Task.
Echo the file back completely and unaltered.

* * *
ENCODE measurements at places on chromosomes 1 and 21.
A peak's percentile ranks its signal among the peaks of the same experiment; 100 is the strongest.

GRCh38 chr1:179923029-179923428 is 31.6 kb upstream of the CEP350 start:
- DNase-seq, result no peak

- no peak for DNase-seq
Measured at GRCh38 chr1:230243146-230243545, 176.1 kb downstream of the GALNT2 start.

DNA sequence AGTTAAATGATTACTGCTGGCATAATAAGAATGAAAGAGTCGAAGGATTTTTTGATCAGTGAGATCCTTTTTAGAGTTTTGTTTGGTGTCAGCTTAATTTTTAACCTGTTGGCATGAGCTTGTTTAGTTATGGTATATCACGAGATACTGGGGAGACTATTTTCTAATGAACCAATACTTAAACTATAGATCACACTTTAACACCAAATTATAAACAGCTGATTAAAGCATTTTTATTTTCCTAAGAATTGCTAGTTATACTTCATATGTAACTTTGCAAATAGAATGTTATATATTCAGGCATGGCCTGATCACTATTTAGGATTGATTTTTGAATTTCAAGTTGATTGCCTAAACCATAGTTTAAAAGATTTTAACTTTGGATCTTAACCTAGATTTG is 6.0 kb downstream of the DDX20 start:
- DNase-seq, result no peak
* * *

ENCODE measurements at places on chromosomes 1 and 21.
A peak's percentile ranks its signal among the peaks of the same experiment; 100 is the strongest.

GRCh38 chr1:179923029-179923428 is 31.6 kb upstream of the CEP350 start:
- DNase-seq, result no peak

- no peak for DNase-seq
Measured at GRCh38 chr1:230243146-230243545, 176.1 kb downstream of the GALNT2 start.

DNA sequence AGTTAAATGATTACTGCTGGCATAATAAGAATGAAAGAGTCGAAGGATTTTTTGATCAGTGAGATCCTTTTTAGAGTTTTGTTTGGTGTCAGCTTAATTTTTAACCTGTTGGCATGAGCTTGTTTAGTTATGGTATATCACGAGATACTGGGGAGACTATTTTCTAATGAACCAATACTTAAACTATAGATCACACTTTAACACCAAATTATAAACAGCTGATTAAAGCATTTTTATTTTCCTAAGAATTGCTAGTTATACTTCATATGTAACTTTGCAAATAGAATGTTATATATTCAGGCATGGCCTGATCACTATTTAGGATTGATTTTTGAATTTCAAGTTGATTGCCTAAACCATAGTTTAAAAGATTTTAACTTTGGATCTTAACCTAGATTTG is 6.0 kb downstream of the DDX20 start:
- DNase-seq, result no peak